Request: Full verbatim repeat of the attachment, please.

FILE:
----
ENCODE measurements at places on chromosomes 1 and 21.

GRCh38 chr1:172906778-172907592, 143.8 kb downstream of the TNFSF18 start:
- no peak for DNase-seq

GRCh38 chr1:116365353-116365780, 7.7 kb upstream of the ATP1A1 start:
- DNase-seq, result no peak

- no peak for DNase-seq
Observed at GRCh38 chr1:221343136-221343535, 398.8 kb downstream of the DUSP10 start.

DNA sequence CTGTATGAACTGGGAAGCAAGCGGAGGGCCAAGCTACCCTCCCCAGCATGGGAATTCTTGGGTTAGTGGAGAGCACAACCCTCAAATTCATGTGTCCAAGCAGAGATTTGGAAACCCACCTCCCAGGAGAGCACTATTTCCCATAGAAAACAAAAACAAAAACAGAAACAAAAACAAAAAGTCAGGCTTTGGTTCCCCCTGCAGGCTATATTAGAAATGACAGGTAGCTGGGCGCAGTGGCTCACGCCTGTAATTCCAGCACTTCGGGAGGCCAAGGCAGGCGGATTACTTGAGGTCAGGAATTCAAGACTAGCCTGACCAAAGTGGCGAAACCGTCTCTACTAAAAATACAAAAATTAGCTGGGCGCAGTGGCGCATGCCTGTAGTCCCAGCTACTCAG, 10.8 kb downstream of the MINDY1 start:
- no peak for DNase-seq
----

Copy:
ENCODE measurements at places on chromosomes 1 and 21.

GRCh38 chr1:172906778-172907592, 143.8 kb downstream of the TNFSF18 start:
- no peak for DNase-seq

GRCh38 chr1:116365353-116365780, 7.7 kb upstream of the ATP1A1 start:
- DNase-seq, result no peak

- no peak for DNase-seq
Observed at GRCh38 chr1:221343136-221343535, 398.8 kb downstream of the DUSP10 start.

DNA sequence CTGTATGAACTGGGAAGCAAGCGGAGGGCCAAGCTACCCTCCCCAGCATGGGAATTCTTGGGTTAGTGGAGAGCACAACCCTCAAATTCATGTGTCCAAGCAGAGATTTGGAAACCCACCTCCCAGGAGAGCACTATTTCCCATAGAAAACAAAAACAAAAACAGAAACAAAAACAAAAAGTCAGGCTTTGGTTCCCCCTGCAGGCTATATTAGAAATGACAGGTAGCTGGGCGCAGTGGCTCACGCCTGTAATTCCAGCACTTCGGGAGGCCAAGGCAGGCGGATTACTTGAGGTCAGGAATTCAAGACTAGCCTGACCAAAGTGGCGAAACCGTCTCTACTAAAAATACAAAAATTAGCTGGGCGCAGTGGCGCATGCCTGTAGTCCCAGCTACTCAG, 10.8 kb downstream of the MINDY1 start:
- no peak for DNase-seq